The drummer, more than any other musician, is routinely subjected to dumb, uninformed put-downs. It seems to start very early in life. For example, very young drummers-to-be might hear their parents say, “Oh no, not the drums. They are so loud. Can’t you play the piano or the flute instead?” My favorite comment from these early days was made by a “friend” who suggested to my mother, “Perhaps your son should learn to play a real musical instrument first!” Another one was, “Why do you have to take lessons just to pound on the drums?” I also liked, “It’s easy to play the drums because you don’t have to read the notes.”
Occasionally, we still hear lines from other band members such as, “Don’t play any fills; just keep the beat. We’ll play the music.” The most prevalent comment might be, “Can you play more like so-and-so?” I usually say in response, “Can you play the guitar like Joe Pass or Jeff Beck?” Usually the guitarist will just smile and say, “Are you kidding?” and proceed to ignore my comment. Another common line is, “Why can’t you play more like the last drummer we had?” I suppose the one that really hurts is when the band singer (who often cannot even spell the word rhythm) says, “You play well, but you don’t have a big enough or flashy enough drumset. We’ve decided to hire someone else.”
I feel that there are a number of reasons why this attitude seems to prevail in each generation. Parents who must listen to a young drummer practice will sometimes wonder if it is all worth it. Listening to someone practice can be much more trying than listening to a long concert. However, with reasonable practice hours, a practice pad, and some mutual consideration, a good understanding between parents and student can be worked out.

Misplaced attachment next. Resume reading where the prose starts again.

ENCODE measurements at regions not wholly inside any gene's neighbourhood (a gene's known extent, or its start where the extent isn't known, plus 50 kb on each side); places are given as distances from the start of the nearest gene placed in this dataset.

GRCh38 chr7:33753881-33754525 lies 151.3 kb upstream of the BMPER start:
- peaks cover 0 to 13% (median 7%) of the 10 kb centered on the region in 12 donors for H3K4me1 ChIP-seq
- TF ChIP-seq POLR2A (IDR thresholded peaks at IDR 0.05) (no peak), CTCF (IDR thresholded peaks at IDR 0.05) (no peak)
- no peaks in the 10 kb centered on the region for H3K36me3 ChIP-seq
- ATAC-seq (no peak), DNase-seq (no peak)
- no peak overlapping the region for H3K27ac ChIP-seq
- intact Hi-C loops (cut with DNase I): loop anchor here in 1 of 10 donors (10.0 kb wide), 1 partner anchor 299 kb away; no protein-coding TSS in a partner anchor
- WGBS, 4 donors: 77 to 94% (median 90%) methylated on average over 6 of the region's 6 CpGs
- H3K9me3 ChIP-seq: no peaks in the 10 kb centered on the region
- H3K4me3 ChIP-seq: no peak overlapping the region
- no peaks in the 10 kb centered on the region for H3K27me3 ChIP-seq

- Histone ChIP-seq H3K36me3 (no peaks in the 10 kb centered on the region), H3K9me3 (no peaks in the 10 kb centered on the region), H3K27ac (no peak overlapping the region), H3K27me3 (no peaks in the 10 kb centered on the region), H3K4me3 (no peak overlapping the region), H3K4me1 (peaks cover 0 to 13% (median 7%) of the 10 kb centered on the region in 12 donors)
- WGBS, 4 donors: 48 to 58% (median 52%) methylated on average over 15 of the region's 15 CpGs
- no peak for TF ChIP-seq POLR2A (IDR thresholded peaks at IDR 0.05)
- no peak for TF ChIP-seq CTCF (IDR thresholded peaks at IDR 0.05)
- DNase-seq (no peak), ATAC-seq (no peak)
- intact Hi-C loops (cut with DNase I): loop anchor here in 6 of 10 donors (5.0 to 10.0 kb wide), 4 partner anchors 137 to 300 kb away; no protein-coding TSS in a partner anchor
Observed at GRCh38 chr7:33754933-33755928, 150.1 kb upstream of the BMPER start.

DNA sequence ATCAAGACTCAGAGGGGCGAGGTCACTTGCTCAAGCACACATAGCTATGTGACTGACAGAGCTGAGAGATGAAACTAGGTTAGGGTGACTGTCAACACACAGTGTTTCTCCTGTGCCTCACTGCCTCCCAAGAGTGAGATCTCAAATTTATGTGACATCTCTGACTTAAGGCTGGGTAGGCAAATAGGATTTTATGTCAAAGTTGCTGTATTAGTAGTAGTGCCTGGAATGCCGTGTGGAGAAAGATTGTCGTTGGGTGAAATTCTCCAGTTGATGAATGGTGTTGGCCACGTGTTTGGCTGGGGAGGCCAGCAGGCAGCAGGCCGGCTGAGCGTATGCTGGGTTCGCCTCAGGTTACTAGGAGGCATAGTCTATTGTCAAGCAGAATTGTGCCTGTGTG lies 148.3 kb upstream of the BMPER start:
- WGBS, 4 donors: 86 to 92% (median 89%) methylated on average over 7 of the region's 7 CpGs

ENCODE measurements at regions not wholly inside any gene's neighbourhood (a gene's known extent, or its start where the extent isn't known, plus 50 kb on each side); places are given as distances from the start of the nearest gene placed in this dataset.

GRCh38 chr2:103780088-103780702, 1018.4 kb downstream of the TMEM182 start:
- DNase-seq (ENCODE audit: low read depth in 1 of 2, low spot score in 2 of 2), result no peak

Another reason for taking drumming so lightly is that really good drummers make it look easy. After so many years of practicing and playing, drummers become so at home at the drumset that it appears that they may not be trying hard. Also, if the song is a simple pop tune with a fairly ordinary drum rhythm, it can seem to the uninitiated that there is not much to it. However, once they sit down at the drums and actually attempt four-way coordination, they change their minds quickly. The first response is, “Wow! This is tougher than it looks. I had no idea.”
In schools, the band director rushes in at 8:00 A.M. and shouts to a roomful of eager musicians (who are all warming up at once), “Quiet! We have to tune up the band. Drummers, be quiet.” That may make you feel that you are not a part of the band. The director doesn’t intend a comment like that to be a put-down (usually). It’s just that directors have many responsibilities and not too much time to satisfy them.
If you happen to be playing at a dance or party, there is often no stage or bandstand. The drums are set up on a rug on the floor. As the evening wears on (especially New Year’s or other holidays involving drinking), some clown might dance by and strike one of your cymbals. I personally don’t understand this type of behavior, but certain individuals seem to take great delight in it. When asked to stop this type of stupidity, the individual will usually say, “What’s the difference? They’re just drums!”